This LibGuide covers the basic principles and guidelines of MLA citation style. If you need more information, there are MLA reference books available at the Lansdowne and Interurban libraries.
Quick access to references and in-text examples for some of the more commonly used resources.
This quick guide is easy to print and have readily accessible when you are researching and writing your assignments and essays.
Students in the Humanities (English Literature, Philosophy, Religion, etc.) are usually expected to submit papers in MLA style. MLA is the editorial style that the Modern Language Association has adopted.
For students, the most important aspect of the style is the method for documenting sources you have used in you papers.
Proper documentation requires that you acknowledge sources within your paper. These are called in-text citations. You must also provide a complete list of the sources you cite at the end of the paper. This is called a Works Cited list.
If you need citation examples for MLA's 8th Edition check out this guide from Douglas College. The Camosun MLA 8 Guide will be published soon.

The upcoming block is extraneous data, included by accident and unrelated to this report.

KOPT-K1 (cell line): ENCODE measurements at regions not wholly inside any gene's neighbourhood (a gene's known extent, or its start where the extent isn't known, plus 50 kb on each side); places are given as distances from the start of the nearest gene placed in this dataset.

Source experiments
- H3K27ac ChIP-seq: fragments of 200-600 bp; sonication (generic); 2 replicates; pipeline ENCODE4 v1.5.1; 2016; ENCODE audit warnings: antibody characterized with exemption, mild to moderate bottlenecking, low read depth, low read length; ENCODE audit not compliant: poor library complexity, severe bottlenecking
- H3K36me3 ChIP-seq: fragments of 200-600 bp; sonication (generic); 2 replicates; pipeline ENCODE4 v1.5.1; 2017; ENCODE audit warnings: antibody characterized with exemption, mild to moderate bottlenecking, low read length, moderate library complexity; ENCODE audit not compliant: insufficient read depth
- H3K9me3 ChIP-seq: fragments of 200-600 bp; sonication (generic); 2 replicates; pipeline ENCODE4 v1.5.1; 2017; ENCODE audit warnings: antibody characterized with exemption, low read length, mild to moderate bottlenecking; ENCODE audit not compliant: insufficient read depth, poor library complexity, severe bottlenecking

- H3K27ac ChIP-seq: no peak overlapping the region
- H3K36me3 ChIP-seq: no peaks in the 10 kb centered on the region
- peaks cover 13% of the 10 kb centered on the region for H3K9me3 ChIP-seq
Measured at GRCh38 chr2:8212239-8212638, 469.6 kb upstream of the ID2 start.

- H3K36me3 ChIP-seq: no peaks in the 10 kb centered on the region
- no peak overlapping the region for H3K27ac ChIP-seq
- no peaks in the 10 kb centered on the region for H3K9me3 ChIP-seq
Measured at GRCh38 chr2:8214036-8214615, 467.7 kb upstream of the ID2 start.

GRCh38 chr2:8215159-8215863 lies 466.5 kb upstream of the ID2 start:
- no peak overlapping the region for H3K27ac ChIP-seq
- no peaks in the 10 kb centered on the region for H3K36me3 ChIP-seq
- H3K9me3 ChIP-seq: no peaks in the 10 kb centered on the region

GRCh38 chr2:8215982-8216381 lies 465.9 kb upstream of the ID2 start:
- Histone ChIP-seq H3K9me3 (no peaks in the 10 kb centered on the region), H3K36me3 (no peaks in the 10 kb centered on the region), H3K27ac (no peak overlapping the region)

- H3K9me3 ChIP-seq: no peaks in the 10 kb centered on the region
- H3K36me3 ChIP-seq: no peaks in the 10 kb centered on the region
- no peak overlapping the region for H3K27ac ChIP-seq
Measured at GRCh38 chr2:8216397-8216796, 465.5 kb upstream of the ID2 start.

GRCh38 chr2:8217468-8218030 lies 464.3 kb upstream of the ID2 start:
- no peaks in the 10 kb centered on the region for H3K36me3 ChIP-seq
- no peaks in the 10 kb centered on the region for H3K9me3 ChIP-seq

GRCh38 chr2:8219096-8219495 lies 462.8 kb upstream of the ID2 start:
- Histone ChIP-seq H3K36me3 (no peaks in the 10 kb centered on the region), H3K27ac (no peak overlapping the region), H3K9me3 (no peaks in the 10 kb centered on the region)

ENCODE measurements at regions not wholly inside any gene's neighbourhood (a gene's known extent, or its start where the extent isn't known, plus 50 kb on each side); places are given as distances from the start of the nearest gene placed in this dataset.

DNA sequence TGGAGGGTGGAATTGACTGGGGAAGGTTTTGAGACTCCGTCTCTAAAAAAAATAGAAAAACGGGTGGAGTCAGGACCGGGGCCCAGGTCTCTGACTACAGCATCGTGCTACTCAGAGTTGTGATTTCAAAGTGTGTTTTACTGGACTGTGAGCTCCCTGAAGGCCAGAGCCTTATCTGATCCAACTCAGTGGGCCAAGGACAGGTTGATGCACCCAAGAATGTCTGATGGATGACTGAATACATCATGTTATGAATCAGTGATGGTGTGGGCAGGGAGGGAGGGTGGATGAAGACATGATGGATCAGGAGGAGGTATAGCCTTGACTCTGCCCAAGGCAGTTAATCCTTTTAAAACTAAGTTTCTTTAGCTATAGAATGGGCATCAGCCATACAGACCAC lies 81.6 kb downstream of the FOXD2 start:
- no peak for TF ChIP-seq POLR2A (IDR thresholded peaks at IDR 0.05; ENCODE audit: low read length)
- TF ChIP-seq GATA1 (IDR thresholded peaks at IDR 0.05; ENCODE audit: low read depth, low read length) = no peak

Works cited from the Web must include the abbreviations N.p. when there is no publisher given, n.d. when the date of publication is missing and n.pag. when pagination is not used.
For examples of how to incorporate this information into your assignments see the “Examples Works Cited and In-text Citations" page of this guide.
The editorial style of the is used by students and scholars in the Humanities: English Literature, Philosophy, Religion, etc.
Check with your instructors to see if they want you to use the new Eighth Edition guidelines.
For information about the new MLA Handbook Eighth Edition, see:
Looking for the previous MLA guide?